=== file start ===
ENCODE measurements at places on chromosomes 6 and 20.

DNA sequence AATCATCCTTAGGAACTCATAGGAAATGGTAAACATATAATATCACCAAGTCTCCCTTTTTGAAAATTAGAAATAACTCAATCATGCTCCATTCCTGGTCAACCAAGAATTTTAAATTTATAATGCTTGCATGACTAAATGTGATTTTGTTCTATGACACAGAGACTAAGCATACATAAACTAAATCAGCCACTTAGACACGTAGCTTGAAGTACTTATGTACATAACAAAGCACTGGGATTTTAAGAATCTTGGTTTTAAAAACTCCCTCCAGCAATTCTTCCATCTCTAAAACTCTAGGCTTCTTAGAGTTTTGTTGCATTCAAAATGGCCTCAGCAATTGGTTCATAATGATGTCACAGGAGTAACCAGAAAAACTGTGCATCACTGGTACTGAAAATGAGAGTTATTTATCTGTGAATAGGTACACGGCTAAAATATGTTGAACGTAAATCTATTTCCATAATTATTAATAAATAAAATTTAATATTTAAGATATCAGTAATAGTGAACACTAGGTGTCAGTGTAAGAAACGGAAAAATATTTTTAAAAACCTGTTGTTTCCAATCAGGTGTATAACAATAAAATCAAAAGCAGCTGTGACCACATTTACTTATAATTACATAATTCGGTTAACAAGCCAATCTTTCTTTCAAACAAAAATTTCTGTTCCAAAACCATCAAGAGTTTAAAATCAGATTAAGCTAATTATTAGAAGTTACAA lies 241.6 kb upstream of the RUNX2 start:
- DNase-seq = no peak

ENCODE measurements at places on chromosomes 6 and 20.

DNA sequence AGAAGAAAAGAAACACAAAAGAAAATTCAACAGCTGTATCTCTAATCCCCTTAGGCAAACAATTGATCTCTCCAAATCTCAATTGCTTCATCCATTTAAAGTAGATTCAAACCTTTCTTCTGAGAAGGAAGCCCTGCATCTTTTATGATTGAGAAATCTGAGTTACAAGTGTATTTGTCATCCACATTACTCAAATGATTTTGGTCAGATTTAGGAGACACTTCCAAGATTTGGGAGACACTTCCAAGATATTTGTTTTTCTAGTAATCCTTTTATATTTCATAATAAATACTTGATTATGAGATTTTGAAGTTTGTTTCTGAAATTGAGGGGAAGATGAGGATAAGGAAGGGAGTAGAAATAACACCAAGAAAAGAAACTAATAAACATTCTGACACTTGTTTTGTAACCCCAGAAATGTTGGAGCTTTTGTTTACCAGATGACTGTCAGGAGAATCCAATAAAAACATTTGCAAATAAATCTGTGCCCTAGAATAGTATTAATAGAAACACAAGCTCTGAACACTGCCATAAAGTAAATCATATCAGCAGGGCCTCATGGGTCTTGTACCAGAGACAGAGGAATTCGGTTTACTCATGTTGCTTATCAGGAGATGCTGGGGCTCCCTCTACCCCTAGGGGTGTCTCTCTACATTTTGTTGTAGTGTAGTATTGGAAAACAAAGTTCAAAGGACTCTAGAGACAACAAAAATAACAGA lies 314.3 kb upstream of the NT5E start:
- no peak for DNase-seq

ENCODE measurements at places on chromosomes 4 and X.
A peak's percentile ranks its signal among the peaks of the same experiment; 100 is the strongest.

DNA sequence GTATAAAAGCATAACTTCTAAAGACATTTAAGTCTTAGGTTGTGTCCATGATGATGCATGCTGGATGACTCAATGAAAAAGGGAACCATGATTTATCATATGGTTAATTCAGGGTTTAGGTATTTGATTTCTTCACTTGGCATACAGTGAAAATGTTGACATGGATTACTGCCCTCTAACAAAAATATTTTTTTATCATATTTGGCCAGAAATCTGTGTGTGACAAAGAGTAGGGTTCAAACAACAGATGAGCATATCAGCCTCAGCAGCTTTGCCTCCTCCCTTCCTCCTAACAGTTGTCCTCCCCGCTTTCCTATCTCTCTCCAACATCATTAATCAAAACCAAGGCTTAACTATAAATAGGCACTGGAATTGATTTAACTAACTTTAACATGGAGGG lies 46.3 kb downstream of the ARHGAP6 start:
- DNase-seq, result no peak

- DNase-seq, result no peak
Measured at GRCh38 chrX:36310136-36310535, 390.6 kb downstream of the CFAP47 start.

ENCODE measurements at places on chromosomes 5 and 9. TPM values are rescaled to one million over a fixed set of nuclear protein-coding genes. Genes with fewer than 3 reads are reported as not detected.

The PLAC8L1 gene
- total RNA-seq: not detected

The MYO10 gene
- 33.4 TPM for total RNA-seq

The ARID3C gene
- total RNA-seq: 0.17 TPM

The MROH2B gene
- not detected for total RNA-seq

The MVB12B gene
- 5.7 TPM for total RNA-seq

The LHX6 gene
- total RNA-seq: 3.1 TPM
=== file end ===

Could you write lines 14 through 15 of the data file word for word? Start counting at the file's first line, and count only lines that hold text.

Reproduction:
The PLAC8L1 gene
- total RNA-seq: not detected